The South African Reserve Bank (SARB) recently launched Project Khokha as a proof of concept designed to simulate a ‘real-world’ trial of a distributed ledger technology (DLT)-based wholesale payment system.
The project focused on providing participants practical experience on aspects of using DLT in a realistic test environment where different deployment models were utilised.
The results show that the typical daily volume of the South African payments system could be processed in less than two hours with full confidentiality of transactions and settlement finality. Transactions were processed within two seconds, across a network of geographically distributed nodes, with distributed consensus providing the requisite resilience. The SARB was able to view the detail of all the transactions to allow for regulatory oversight.
The project was built on Quorum, using Istanbul Byzantine Fault Tolerance (IBFT), Pedersen commitments and range proofs to deliver on the combination of scalability, resilience, confidentiality, and finality. This is the first time that a proof of concept (PoC) has used Pedersen commitments and range proofs on a Quorum network using IBFT.
Central banks widely recognise the disruptive potential of and the probable risk from fintech. This prompted the SARB to initiate structures to monitor and gain insight for the development of appropriate policy frameworks and responses to changes emanating from fintech. The first of these structures is the Fintech Unit which was established in August 2017 to assess the emergence of fintech in a structured and organised manner and to consider its regulatory and strategic implications.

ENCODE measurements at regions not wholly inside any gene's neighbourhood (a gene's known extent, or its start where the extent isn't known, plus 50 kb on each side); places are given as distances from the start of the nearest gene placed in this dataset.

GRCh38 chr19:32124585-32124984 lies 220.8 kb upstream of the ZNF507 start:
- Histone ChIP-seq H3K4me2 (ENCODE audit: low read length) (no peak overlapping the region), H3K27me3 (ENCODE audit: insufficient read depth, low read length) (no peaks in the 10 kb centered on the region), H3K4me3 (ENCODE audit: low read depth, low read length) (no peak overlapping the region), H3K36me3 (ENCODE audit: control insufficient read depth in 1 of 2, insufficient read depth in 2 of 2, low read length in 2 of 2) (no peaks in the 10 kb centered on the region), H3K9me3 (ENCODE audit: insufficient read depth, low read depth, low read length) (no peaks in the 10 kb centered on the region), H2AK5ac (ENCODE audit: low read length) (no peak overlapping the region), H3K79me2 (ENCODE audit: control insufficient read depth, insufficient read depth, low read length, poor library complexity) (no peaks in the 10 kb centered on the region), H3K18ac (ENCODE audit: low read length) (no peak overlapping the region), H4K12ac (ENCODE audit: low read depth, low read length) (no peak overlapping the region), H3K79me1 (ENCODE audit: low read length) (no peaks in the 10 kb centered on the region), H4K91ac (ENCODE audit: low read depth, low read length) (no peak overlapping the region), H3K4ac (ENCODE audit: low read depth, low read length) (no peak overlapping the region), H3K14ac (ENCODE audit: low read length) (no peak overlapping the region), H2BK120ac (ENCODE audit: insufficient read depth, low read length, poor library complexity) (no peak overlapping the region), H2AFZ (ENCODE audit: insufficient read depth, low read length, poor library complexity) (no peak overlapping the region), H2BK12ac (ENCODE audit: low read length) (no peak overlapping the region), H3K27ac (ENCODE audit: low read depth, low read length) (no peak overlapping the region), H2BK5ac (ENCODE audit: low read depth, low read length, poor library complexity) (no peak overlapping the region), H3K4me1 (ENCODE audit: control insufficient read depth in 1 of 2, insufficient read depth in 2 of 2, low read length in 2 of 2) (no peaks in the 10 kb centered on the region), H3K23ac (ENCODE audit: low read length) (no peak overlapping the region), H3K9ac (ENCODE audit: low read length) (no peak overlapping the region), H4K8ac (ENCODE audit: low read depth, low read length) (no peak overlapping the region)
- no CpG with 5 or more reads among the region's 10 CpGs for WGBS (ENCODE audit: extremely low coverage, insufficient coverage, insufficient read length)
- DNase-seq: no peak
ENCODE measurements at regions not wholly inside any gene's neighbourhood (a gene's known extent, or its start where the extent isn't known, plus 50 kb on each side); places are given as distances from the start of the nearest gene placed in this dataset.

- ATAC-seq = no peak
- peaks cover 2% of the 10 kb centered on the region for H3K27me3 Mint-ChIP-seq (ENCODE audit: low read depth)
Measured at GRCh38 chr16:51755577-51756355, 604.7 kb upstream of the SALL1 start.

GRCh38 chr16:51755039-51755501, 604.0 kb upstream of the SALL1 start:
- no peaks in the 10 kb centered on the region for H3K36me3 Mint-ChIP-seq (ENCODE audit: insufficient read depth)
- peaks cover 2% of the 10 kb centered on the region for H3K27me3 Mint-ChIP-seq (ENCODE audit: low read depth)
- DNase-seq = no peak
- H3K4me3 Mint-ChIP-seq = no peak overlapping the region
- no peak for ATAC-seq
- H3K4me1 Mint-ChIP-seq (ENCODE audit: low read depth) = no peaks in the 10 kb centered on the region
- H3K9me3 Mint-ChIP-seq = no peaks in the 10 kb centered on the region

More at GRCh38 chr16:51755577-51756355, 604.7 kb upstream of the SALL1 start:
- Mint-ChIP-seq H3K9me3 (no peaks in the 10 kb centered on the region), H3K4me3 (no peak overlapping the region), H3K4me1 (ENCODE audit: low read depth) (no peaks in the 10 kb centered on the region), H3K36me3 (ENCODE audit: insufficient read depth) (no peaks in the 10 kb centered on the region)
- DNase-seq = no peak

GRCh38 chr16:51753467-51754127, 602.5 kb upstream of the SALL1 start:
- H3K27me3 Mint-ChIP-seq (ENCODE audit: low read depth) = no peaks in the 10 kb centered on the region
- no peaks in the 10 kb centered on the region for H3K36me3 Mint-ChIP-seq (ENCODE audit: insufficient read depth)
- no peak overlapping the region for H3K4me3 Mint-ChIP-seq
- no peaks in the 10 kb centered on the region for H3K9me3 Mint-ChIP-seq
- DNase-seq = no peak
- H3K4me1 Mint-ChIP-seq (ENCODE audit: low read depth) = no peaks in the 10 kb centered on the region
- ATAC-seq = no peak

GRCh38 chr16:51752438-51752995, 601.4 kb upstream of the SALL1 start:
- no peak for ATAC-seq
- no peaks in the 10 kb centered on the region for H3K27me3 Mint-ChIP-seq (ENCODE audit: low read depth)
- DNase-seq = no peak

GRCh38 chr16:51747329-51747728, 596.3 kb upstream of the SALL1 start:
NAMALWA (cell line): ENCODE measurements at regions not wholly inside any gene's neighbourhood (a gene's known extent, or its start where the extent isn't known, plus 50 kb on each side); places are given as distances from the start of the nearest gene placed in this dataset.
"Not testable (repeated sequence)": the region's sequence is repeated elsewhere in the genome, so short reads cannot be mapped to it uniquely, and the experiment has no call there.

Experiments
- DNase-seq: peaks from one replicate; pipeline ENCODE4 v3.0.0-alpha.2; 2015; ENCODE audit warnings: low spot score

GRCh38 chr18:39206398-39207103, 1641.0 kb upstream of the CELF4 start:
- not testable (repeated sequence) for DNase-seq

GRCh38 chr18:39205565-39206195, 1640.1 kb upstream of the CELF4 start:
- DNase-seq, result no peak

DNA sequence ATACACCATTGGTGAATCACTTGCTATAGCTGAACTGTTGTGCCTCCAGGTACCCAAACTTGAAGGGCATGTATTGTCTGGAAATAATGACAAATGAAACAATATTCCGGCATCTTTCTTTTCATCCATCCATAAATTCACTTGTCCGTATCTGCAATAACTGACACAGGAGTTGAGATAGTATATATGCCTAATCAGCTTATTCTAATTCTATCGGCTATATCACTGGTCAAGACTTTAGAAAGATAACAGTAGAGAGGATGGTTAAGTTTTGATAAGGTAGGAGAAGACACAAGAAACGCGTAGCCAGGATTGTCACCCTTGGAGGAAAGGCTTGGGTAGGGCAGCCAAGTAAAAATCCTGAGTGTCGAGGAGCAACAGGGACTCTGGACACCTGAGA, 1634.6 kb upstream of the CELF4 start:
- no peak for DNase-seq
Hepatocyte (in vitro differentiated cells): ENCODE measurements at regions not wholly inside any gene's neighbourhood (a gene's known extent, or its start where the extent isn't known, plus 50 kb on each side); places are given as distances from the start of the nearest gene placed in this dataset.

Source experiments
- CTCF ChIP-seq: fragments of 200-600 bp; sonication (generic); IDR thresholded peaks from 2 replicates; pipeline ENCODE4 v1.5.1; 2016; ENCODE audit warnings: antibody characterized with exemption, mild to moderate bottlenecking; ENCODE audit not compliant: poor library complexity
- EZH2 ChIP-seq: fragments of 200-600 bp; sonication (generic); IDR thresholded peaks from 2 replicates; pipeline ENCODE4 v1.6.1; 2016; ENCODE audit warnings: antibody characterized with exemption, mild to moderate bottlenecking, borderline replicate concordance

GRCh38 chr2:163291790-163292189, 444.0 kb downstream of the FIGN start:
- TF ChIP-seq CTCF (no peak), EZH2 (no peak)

The objectives of Project Khokha, were thus to build on the initiatives previously undertaken by global peers and to gain further insights on DLT developments in a South African wholesale payments context. The project provided the opportunity to broaden the DLT skills base in the South African banking industry and also presented an opportunity to explore the type of collaborative innovation that is expected to become more common.
This project has laid the foundations for future collaborative work–essential in the blockchain context – and has fulfilled its objective of providing useful insights to all participants. This report notes that there are many issues to consider before the decision to take a DLT-based system into production can be taken. Some of these issues relate to the practicalities of implementation, but also to legal and regulatory factors and to the broader economic impact.
One objective of Project Khokha is to provide a better understanding of how South African Multiple Option Settlement (SAMOS) system would integrate with a DLT system. The intention is not to consider changing the approach with the SAMOS replacement but to provide input to that project.
The future direction will also be influenced by further development of the technology and by central banks and other regulators globally continuing to contribute to this field of knowledge. The SARB anticipates continuing work in this area and expects to continue contributing to the body of work in DLT-based systems.